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Background – The new European Parliament after Brexit

The withdrawal of the United Kingdom from the EU on 31 January 2020 signalled a series of changes in the way the Parliament is set up.

This background note gives a brief overview of changes that took place now that the Withdrawal Agreement has come into effect as of the 1 February 2020.

Parliament’s composition after Brexit

As a non-EU country, the UK will no longer be represented at EU level, so Parliament will be composed of 705 seats instead of 751. Of the 73 UK seats in the European Parliament, 27 will be redistributed to member states and the remaining 46 will be held in reserve for future EU enlargements.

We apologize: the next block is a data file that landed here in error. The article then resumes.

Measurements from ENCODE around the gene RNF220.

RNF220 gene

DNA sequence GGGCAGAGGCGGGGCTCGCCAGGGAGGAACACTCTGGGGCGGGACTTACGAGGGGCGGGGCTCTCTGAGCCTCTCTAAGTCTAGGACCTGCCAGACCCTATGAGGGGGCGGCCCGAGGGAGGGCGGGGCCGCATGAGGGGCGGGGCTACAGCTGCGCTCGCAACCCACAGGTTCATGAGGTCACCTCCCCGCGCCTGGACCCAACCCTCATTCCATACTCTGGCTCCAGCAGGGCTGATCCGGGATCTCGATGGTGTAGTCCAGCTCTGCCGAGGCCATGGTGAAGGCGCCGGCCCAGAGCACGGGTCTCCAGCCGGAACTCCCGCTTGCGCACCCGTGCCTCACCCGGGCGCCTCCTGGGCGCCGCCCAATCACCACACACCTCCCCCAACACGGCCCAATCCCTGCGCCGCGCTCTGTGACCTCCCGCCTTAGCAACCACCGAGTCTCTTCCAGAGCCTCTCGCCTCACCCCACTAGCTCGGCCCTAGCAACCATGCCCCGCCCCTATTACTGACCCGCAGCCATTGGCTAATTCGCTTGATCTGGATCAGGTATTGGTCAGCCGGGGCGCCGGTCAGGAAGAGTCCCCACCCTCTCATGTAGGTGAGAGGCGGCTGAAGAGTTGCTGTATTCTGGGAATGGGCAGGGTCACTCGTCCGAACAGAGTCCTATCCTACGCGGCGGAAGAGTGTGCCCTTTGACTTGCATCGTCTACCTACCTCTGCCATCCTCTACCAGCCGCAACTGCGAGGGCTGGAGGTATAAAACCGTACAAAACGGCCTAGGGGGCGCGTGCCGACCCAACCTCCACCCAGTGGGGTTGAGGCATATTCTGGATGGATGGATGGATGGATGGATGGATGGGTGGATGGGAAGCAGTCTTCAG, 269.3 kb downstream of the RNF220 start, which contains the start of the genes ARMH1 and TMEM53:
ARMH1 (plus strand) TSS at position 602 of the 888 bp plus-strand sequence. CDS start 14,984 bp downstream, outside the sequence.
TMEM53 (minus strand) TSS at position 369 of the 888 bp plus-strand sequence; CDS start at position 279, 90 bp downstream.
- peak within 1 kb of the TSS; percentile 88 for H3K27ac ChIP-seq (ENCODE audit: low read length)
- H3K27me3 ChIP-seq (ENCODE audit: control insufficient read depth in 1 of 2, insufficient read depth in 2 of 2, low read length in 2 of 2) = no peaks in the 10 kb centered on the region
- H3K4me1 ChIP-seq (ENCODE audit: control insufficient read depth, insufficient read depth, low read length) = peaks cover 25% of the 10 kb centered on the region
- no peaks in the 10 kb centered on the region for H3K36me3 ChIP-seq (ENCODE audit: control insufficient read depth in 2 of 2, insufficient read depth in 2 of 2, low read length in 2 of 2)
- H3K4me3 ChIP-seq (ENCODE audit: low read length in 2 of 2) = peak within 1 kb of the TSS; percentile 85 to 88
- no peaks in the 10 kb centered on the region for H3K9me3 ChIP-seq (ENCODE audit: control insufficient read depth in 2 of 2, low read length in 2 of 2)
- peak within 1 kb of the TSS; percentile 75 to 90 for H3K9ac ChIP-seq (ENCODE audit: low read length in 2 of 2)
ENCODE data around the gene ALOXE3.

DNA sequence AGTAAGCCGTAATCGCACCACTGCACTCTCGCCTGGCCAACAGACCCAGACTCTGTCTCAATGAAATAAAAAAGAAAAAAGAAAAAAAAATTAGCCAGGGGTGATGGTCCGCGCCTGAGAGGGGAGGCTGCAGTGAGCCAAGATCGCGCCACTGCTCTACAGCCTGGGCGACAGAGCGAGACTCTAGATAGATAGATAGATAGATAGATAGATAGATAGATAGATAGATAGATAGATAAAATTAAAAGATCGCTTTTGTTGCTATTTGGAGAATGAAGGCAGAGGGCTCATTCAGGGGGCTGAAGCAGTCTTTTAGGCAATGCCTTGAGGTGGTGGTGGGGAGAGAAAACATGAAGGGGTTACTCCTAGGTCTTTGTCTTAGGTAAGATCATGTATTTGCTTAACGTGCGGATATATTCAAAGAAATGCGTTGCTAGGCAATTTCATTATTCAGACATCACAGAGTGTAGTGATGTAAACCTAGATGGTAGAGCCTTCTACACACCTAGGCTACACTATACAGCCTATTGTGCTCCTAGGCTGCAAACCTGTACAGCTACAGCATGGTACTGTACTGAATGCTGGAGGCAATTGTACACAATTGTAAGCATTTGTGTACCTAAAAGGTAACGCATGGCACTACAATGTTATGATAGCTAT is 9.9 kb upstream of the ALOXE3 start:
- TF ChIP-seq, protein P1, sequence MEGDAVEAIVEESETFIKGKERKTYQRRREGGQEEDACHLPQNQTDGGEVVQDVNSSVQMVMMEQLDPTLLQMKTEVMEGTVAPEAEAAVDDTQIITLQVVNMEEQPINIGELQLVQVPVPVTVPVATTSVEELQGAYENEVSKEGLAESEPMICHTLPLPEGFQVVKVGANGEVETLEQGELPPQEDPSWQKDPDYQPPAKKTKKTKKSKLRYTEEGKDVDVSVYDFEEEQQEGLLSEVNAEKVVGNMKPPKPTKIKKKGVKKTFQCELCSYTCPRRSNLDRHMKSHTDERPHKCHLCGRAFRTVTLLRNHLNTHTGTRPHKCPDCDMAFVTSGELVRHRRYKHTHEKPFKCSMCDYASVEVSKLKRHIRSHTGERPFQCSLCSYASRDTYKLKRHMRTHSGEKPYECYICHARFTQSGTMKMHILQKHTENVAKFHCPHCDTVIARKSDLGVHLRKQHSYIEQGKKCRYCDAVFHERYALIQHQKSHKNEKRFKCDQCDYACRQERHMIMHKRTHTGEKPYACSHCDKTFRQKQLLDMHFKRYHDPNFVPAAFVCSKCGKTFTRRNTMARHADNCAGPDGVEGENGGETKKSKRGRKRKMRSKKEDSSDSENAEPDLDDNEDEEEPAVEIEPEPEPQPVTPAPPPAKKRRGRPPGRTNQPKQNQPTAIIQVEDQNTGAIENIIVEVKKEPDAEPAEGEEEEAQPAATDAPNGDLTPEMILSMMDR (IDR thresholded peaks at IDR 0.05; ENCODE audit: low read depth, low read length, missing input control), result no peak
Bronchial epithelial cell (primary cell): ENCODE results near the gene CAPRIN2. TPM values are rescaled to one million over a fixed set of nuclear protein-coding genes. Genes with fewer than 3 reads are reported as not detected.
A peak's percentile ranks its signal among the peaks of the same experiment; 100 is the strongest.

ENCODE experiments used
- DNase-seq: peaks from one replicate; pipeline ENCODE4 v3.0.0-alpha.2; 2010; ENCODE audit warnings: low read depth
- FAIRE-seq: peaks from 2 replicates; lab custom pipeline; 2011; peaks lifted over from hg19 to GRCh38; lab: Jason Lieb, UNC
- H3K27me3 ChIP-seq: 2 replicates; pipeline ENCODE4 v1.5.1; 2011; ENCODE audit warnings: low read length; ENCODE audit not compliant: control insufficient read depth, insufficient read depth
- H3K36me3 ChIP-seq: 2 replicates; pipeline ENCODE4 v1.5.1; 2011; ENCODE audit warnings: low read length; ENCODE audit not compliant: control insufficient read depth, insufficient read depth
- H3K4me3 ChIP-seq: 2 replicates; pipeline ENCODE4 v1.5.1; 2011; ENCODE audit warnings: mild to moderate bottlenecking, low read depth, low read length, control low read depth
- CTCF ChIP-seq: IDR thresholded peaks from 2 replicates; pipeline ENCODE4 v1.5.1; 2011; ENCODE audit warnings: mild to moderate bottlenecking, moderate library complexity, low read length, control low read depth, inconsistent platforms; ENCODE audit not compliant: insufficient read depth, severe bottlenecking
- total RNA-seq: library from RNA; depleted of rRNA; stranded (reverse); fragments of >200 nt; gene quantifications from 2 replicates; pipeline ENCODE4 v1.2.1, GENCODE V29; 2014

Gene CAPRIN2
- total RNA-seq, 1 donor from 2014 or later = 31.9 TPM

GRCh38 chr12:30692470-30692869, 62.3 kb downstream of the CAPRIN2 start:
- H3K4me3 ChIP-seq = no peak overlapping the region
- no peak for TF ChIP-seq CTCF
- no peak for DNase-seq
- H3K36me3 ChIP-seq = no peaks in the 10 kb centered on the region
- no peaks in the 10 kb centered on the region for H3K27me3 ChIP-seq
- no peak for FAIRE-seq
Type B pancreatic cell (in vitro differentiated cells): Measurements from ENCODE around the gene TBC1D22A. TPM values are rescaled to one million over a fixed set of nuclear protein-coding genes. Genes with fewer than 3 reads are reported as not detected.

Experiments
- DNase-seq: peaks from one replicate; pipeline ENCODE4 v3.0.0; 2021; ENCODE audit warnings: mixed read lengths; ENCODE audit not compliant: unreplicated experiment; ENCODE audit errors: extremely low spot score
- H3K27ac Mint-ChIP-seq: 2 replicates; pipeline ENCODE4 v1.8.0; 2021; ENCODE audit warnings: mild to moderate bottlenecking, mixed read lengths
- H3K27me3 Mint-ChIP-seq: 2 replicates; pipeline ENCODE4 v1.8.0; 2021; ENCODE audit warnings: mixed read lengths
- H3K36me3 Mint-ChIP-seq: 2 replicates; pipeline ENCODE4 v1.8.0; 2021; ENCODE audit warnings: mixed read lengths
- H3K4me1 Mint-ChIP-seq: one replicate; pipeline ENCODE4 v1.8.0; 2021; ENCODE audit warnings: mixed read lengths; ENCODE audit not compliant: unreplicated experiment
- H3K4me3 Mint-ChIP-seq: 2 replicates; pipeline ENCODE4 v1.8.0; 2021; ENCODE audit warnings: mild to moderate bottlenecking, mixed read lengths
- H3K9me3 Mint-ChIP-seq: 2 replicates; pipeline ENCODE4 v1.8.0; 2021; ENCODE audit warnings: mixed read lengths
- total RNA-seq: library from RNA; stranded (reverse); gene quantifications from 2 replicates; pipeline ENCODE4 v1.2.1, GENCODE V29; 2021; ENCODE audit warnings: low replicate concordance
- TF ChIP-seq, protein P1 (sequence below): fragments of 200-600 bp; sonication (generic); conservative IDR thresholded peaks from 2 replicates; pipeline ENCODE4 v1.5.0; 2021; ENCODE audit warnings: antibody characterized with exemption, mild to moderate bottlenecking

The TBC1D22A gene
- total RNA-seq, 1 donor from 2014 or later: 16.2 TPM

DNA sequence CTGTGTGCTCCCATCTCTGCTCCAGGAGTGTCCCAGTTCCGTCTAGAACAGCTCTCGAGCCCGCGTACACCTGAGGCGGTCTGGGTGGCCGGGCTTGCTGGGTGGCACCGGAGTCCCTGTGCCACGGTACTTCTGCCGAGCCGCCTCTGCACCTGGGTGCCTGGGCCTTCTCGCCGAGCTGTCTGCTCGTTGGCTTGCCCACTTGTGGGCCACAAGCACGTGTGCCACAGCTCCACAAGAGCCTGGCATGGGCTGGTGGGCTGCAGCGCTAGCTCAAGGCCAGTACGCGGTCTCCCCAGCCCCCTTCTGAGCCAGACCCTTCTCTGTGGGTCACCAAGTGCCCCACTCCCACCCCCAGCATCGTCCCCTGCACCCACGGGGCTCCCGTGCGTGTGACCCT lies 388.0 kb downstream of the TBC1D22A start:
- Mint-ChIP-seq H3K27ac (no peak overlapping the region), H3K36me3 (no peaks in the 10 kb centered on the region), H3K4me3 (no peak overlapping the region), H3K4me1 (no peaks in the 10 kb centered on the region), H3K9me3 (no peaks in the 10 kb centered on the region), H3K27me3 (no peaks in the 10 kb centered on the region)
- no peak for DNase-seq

Under the new set-up, no member state will lose any MEPs. A few countries will see an increase in their number of representatives, in line with the new relative population sizes of member states, while the new distribution also ensures a minimum level of representation for the smallest EU countries. Member states that will see an increase in the number of MEPs are expected to announce or confirm their names to the Parliament. Their term will officially start on 1 February 2020.

Who are the new MEPs?

All 27 MEPs that will take up office on 1 February 2020 were elected at the May 2019 European Elections. In line with the 1976 electoral act, member states have to notify the European Parliament of the names of the new MEPs taking up their seats before their mandates can officially start.

Depending on national rules, some names have already been confirmed, while others are still pending. You can find all current MEPs on the European Parliament’s dedicated webpage.

Click here for the full press release


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